FILE – In this Tuesday, Oct. 26, 2004 file photo, Italian Premier Silvio Berlusconi waves from a balcony of Rome’s Campidoglio City Hall overlooking the Roman Forum, where the EU Constitution was signed by the representatives of 25 countries on Oct. 29, 2004. Premier Silvio Berlusconi resigned in Rome, Saturday, Nov. 12, 2011, after the Parliament’s lower chamber passed European-demanded reforms, ending a 17-year political era and setting in motion a transition aimed at bringing Italy back from the brink of economic crisis. The 75-year-old billionaire media mogul, who came to power for the first time in 1994 using a soccer chant “Go Italy” as the name of his political party, became Italy’s longest-serving post-war premier. (AP Photo/Andrew Medichini, File)
ROME (AP) — His legacy tarnished and his hopes of clinging to power dashed, Silvio Berlusconi faces daunting legal and financial challenges and the prospect of life outside the international spotlight now that he has left office.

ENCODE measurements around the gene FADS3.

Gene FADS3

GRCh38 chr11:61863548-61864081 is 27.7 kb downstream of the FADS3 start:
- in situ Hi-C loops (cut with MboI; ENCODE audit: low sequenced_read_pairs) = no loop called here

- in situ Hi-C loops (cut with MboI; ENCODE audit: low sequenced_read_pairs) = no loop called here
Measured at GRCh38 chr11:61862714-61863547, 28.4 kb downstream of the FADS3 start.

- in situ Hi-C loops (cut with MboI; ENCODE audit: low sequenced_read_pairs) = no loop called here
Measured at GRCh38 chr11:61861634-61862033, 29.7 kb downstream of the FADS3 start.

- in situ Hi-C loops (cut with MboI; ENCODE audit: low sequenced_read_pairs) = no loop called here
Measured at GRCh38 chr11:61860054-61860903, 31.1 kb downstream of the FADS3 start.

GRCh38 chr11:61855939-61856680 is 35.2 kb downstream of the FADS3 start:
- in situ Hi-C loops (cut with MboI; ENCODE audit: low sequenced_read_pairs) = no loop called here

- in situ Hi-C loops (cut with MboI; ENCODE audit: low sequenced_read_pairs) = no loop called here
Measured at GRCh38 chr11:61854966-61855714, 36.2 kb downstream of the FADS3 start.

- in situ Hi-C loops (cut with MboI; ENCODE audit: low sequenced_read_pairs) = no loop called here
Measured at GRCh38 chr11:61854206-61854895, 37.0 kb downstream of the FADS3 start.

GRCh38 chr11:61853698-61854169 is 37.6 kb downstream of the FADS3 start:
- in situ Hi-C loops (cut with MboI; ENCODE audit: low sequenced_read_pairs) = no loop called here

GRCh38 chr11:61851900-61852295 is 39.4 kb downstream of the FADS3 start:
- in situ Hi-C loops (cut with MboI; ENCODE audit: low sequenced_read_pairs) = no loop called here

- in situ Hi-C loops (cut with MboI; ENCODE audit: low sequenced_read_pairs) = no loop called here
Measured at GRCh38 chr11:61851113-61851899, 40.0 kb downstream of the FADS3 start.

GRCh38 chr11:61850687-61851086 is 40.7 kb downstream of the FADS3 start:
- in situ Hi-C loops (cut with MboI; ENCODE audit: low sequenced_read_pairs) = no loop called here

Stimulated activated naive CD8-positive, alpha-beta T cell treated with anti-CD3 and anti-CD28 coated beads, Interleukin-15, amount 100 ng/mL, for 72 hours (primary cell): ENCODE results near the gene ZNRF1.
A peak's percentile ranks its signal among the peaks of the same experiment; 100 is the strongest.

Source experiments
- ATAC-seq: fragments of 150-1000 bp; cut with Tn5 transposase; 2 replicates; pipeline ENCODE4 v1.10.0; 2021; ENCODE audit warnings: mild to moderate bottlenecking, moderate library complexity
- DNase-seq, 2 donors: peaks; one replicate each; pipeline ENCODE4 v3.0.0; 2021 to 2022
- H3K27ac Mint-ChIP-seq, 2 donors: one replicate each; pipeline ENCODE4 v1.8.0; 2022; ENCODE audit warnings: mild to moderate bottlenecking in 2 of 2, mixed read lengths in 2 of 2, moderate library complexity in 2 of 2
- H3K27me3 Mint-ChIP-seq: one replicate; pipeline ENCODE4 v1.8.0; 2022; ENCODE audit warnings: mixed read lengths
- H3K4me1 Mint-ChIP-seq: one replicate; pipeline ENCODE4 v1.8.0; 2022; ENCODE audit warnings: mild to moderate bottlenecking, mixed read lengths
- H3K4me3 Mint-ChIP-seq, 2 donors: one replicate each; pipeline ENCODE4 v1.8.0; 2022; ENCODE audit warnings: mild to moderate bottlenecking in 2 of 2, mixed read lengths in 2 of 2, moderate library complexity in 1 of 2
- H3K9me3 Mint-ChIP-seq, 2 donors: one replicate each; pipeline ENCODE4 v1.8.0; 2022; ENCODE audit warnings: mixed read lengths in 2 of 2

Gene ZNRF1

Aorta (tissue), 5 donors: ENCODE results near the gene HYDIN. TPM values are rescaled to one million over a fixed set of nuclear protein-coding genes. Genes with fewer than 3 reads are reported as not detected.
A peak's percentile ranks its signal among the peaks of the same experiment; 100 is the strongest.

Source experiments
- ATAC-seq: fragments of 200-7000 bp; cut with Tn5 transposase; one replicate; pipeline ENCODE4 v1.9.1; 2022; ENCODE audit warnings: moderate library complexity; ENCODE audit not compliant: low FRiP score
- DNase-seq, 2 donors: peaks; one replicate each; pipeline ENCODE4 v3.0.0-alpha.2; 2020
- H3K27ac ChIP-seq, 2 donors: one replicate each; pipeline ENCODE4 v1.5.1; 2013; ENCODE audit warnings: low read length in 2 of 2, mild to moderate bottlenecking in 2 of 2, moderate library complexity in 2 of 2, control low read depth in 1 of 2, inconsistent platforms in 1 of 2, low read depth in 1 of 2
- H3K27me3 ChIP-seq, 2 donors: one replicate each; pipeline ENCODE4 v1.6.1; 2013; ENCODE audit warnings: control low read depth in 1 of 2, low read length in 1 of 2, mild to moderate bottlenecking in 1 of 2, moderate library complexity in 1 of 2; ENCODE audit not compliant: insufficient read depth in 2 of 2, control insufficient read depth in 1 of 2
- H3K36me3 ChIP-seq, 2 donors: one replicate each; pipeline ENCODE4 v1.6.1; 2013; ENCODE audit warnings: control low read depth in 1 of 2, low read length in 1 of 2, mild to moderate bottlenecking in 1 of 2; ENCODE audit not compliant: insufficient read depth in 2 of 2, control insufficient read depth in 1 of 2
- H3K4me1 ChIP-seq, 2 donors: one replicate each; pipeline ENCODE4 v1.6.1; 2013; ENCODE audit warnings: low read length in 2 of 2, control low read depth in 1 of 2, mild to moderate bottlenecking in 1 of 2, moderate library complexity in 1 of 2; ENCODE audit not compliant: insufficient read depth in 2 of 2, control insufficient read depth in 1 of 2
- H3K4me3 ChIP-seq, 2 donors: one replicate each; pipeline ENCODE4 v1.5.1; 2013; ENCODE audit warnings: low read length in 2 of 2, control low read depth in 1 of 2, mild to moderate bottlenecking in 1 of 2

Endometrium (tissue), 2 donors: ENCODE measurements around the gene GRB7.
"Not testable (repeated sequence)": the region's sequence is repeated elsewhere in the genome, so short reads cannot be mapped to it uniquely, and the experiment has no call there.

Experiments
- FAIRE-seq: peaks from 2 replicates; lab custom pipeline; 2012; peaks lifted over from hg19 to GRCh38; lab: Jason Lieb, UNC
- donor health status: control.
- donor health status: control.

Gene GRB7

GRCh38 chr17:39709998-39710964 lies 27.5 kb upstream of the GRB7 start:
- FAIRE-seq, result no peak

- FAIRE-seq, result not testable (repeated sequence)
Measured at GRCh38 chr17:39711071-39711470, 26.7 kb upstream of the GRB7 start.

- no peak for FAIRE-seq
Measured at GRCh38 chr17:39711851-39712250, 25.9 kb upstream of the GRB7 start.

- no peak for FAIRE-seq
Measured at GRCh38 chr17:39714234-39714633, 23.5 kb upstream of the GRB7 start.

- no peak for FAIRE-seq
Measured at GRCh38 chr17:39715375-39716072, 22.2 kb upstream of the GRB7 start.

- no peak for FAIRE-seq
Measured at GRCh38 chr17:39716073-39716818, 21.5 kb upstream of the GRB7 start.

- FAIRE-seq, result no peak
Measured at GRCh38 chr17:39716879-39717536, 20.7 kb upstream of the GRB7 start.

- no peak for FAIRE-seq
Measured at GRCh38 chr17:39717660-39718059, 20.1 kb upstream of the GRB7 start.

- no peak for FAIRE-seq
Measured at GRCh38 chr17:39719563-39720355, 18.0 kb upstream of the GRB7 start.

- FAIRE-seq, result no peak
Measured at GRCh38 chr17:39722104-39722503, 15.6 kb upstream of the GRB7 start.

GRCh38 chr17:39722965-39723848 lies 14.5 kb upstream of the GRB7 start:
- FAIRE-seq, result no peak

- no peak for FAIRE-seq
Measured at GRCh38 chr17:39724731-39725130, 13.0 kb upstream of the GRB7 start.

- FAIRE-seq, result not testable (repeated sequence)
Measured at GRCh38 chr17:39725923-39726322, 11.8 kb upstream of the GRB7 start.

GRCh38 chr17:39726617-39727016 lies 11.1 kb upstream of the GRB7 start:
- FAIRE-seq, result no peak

He has vowed he won’t run again for office, though few expect he’ll abandon Italian politics for good. Berlusconi himself has already said he might help out a campaign here or there because, well, “they’ve always turned out well for me.”
But with Berlusconi’s resignation as premier Saturday following months of market turmoil, a political era in Italy closes and the 75-year-old Berlusconi is just a billionaire businessman once again.
“What we are viewing now is not the end of a government, but the end of a system, of a political system,” said Massimo Franco, a political analyst for Login to read more